Yellow-breasted chat & Ash-throated flycatcher
- Hello from Ellensburg--
Yesterday husband Bill and I rode the four-wheelers up Parke Creek
(east and north of Ellensburg) to Beacon Ridge and down to Quilomene
Bay on the Columbia River. One month has certainly made a huge
difference--the road was dry and dusty already. (Again, I advise
anyone interested in this route to be sure and have a vehicle with
lots of clearance and 4-wheel drive. Most of it is Wa. St. Dept. of
Fish and Wildlife land, & "green-dot" maps can be obtained free from
the Yakima office--the Naneum map is the one to ask for). Along the
way we were privy to a spectacular wildflower display, chief among
them the Bitterroot (Lewisia rediviva) in the lithosol. They were
blossoming all along the ridges, and so luminously rose-colored (dare
I say refulgent?) that it was breath-taking. Lupine (mostly cream-
colored), showy phlox, larkspur, penstemon, purple sage, bluebells,
service berry, syringa,wild rose, and balsamroot (to name just the
few I could I.D.) were also putting on a show. But I digress--this
is all about birds, and it was a great birding day for me, as I added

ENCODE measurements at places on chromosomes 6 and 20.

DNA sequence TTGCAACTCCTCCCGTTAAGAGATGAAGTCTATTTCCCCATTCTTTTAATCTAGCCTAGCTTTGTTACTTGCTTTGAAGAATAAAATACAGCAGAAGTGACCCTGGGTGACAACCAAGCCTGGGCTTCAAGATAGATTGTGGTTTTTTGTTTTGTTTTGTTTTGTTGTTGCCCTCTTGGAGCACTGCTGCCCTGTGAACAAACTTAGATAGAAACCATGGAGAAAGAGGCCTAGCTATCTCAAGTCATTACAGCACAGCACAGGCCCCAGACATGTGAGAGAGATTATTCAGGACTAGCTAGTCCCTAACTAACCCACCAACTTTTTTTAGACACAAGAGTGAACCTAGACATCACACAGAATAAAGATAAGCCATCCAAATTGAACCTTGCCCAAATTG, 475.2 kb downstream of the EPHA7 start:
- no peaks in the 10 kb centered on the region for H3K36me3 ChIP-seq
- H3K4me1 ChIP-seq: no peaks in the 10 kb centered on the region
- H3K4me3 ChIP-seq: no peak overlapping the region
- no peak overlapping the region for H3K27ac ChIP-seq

two new species to my life list! When we got down to Quilomene Bay,
the bird activity along the riparian growth was phenomenal, and it
took a minute to sort through the cacophony of calls and songs. It
wasn't hard to pick out a Canyon wren, and soon a Lazuli bunting sat
atop a willow and sang in plain sight. The Bullock's orioles were
very busy and chattering away. One bird kept eluding me, despite it's
loud and varied repertoire. I gave up my search when an Ash-throated
flycatcher darted out from a low perch in the ancient walnut trees.
It caught a large green bug and sat right in front of us, crest up
and lovely rufous tail and secondaries very evident. I was so
exited, as this was a new species for me, when suddenly from out of
the nearby brush a Yellow-breasted chat flew out and stole the insect
from him. We couldn't believe the audacity of this chunky warbler--
he continued his bullying behaviour chasing the orioles around too.
Oh--and did I mention that the chat was also a new species for me? I
know that neither of these birds are uncommon, but I was thrilled,
especially since they interacted so close to us. The chat then sat
on a snag and went through some of his wildly varied and loud songs
and calls--my mystery bird revealed.
Others seen: t. vulture, g.eagle, r.t. hawk, A. kestrel, p. falcon,
killdeer, c. quail, chuckar, l. shrike, w. meadowlark, h. lark, A.
goldfinch, sage sparrow, Brewer's sparrow, m. dove, w.t. swift, r.w.
swallow, b. swallow, T. solitaire, w.wood-peewee, Say's phoebe,
Lewis's woodpecker, c. flicker, B. blackbird, b.h. cowbird, r.w.
blackbird, w. tanager, w. kingbird, b.b. magpie, c. raven, d.e.
junco, mt. chickadee, emp. flycatchers (sp?)